A reader, Zen, emailed a couple of weeks ago about using subdomains for blogs and said:
“I have a blog that has been sitting on WordPress for about 3 years. (The URL format is CompanyName.Wordpress.com) and I want to know if it’s true that, for SEO purposes, you are way better off having your blog reside on your website because WordPress is a subdomain so you will never receive the true benefits of SEO for your company… I’m considering changing my blog’s URL to a personal domain like CompanyNameBlog.com or CompanyWebsite.com/blog.”
Now, first off, I am a huge fan of small business blogs, both for their SEO benefit as well as for providing valuable information to customers. But Zen’s question really asks two things:
- What, if any, SEO benefits exist in hosting your blog outside your domain?
- What brand benefits exist when you host your blog outside your domain?
The first question gets into a hairy bit of technical SEO while the second relates more to brand strategy. Today we’ll look at the SEO side and tomorrow we’ll explore the brand implications of subdomains.
Let’s dive right in, shall we?
Are Subdomains Bad for SEO?
What is a Subdomain?
When looking at blogs, or any other content on a website, you’ll usually run into one of four common domain options. The question is, which works best for you on an SEO basis:
Now, without dirtying our hands with the gory details, the part of the web address URL that appears before YourBrand and SomeoneElsesBrand (either www or YourBlog in example #’s 2 and 3 above) is called the subdomain. When “YourBlog” appears after “.com,” as in example #1, it is typically called the path, folder or subdirectory. And #4 is typically called the host, hostname, or just the domain. (If you actually are interested in the gory details, see Matt Cutts’ excellent overview on the parts of a URL).
Got that? Good. Let’s jump into the meat of the discussion then.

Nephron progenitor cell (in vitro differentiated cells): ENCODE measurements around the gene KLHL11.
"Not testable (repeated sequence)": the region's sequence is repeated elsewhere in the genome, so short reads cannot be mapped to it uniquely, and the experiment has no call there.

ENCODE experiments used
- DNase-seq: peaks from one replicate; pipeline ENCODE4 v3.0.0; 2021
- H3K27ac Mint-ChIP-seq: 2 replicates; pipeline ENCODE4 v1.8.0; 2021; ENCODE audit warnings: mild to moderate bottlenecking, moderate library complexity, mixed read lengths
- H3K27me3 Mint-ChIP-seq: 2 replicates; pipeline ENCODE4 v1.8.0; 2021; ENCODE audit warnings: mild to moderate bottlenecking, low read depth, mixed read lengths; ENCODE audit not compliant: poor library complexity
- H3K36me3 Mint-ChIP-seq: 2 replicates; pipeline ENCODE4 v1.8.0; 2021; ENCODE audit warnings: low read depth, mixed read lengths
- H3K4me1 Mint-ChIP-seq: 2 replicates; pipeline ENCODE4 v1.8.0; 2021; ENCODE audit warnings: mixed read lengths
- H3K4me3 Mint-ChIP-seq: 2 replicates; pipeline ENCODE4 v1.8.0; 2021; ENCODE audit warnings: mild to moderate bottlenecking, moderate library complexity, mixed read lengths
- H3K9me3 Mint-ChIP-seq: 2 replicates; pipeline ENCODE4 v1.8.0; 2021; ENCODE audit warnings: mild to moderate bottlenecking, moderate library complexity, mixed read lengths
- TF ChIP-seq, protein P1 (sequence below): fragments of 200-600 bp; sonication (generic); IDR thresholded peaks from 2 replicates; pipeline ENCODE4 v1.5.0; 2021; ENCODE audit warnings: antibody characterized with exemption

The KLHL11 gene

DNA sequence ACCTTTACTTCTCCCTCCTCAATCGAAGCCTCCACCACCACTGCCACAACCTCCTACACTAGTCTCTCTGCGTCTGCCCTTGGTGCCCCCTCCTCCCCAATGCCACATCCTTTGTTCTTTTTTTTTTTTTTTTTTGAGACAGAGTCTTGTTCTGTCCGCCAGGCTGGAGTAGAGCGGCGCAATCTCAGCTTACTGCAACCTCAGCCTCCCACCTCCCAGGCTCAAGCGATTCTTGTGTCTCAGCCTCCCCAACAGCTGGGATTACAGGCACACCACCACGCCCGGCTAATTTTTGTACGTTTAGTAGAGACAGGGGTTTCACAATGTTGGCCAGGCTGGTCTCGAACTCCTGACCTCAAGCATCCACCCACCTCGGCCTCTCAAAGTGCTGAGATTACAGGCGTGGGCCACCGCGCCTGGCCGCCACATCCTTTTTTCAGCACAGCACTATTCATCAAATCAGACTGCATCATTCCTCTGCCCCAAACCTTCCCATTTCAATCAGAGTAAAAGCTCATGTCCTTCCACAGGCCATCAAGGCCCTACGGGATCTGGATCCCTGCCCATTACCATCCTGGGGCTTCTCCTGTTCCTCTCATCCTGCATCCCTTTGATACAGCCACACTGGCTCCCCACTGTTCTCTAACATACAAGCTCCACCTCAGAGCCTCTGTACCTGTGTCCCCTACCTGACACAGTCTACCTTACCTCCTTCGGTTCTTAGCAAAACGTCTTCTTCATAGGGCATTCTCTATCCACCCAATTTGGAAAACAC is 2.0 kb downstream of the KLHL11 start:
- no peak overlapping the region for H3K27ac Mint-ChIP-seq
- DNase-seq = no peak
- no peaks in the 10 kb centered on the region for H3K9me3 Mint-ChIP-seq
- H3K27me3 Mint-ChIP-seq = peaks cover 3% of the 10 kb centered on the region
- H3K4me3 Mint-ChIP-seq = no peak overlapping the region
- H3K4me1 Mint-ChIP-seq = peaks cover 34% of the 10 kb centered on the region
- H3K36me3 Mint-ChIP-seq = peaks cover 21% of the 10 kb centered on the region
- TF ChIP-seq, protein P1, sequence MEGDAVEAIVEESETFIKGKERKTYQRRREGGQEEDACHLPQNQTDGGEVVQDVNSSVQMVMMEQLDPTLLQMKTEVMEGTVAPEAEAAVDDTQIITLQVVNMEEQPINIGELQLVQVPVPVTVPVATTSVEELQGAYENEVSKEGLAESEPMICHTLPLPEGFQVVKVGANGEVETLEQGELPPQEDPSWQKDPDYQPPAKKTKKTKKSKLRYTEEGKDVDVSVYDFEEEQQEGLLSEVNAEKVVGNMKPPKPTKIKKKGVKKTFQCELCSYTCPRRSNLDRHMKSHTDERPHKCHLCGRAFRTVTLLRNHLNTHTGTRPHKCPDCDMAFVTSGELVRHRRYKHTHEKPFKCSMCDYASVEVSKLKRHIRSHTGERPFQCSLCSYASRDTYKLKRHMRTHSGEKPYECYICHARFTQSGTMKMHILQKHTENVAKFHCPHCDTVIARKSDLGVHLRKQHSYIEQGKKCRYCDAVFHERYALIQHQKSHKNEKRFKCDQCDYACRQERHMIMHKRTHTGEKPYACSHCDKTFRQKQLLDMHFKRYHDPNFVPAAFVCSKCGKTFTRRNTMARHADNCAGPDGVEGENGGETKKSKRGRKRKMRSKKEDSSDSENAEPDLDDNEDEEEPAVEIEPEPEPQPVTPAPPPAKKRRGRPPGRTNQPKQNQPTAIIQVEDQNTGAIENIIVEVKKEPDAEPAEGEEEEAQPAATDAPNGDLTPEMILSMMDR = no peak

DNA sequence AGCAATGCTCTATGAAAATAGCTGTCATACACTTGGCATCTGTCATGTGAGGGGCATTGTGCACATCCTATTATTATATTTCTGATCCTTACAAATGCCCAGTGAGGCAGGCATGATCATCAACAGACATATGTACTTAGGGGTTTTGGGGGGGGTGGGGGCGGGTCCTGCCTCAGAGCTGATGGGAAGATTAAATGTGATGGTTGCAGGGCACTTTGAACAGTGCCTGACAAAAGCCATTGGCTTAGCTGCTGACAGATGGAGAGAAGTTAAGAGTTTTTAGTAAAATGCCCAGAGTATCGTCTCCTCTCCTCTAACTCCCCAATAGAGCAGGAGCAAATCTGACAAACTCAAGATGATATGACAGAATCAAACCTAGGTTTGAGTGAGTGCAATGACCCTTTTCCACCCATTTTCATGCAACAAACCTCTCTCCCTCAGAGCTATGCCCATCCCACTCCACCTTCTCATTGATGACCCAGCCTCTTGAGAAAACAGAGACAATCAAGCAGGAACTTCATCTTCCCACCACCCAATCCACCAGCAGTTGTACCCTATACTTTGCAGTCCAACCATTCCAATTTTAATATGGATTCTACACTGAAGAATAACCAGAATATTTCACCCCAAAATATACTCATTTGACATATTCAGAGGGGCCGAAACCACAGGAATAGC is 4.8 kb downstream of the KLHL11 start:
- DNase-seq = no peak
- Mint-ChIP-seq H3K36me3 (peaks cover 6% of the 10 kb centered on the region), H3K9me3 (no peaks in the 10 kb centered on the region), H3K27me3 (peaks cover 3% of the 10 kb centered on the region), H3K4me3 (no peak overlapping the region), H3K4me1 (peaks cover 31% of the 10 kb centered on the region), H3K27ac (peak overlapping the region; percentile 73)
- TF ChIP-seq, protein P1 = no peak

Subdomains and SEO
So, to answer Zen’s initial question, do subdomains hurt your company from an SEO perspective? The answer, as with most things SEO-related, is a bit tricky.
A blog hosted on a subdomain, as in examples #2 and #3 (as well as in Zen’s initial question) will receive SEO benefit the same as any other site. No research I could find suggests that subdomains are any better or worse in terms of their own ranking on search engines (whether they’re a good idea for your business is another matter; more on that in a moment). As long as the subdomain offers substantially distinct content, Google and the other search engines index and rank subdomains the same way they would any other website. In fact, according to a survey on SEOmoz, having strong keywords in a subdomain can improve your SEO rank for that keyword phrase.
However, there are several arguments against using subdomains:
- Search engines treat subdomains as though they are a separate entity from your primary domain. This one’s a biggie. In Zen’s question, using WordPress to host your blog isn’t a bad thing and doesn’t hurt the SEO opportunities for the blog. However, that SEO benefit doesn’t accrue to your primary domain, which is typically what you want. By this standard, option #2 isn’t great (you’re benefiting the blog, but not YourBrand.com) and #3 is particularly bad: you’re benefiting SomeElsesBrand.com and not yours.
- Managing subdomains can be a beast. Do you know what DNS and CNAME records are? Do you want to? Yeah, me neither (I already know far more than I want to about ‘em). Unless you’re ready, willing, and able to take on the management overhead, subdomains often prove more trouble than they’re worth.
For these reasons, I don’t usually recommend subdomains for your small business blog (there are a couple of caveats I talk about below). But if you have the option, using a folder (option #1 above), is usually best.
So, When Are Subdomains a Good Idea?